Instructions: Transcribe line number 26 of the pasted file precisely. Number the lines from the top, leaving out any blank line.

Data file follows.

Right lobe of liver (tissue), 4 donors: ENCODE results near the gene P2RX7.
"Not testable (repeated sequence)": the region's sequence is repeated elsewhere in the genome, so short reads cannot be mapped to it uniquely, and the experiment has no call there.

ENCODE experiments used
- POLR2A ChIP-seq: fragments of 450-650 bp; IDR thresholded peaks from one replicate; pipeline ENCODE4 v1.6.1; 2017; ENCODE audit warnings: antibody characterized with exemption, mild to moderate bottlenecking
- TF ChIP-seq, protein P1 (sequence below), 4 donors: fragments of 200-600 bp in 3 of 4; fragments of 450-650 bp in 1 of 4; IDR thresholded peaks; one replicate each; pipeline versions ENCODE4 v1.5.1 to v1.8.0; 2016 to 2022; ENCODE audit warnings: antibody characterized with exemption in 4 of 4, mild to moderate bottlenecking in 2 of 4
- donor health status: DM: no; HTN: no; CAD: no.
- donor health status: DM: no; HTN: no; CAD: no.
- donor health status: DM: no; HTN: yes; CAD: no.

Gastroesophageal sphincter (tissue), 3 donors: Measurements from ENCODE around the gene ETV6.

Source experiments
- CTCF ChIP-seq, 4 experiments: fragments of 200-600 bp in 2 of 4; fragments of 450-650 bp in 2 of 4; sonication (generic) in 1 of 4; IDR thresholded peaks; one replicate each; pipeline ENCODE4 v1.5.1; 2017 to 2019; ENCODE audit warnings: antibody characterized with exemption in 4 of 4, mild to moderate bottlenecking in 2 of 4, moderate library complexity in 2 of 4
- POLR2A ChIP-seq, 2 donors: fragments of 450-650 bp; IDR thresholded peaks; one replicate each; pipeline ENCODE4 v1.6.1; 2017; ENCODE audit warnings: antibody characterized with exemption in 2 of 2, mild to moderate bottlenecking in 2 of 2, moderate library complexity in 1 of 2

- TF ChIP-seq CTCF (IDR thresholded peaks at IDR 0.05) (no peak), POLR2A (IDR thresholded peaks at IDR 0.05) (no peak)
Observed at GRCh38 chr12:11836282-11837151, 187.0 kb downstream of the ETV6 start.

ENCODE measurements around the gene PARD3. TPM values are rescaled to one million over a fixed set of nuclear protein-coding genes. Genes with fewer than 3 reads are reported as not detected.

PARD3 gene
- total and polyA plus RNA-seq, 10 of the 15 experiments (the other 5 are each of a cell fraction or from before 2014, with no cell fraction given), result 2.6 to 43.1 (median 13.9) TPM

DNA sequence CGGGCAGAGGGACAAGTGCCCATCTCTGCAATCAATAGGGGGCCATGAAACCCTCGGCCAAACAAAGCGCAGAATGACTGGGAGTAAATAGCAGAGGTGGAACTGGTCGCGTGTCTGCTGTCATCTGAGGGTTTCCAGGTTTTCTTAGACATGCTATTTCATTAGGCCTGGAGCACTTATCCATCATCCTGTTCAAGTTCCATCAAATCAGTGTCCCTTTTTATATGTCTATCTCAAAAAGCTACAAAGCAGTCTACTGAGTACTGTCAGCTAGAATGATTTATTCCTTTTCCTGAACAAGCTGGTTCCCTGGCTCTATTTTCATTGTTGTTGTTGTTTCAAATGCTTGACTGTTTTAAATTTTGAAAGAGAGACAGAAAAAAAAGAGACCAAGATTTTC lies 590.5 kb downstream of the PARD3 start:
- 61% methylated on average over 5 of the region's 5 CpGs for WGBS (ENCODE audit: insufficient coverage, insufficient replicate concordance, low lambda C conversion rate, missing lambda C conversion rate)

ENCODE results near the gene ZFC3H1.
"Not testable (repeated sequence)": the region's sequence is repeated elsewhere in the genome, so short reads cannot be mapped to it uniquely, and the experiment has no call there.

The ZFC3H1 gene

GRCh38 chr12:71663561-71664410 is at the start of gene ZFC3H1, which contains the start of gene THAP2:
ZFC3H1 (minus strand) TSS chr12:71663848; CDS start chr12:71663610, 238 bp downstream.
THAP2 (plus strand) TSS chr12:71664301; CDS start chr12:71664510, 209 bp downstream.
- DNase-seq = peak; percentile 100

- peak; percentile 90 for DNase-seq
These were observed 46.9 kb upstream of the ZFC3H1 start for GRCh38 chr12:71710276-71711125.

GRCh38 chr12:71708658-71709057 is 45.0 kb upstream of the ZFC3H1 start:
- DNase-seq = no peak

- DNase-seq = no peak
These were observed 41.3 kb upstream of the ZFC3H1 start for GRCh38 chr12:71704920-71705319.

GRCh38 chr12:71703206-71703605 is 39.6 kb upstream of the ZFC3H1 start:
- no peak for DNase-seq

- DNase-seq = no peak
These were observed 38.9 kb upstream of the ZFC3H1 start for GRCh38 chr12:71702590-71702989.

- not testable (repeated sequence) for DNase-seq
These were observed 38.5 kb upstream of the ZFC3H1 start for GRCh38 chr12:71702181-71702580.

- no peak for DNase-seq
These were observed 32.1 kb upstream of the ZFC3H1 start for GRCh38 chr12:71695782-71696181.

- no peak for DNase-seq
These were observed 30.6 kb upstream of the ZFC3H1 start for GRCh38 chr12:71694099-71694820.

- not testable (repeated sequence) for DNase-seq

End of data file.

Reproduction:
- DNase-seq = peak; percentile 100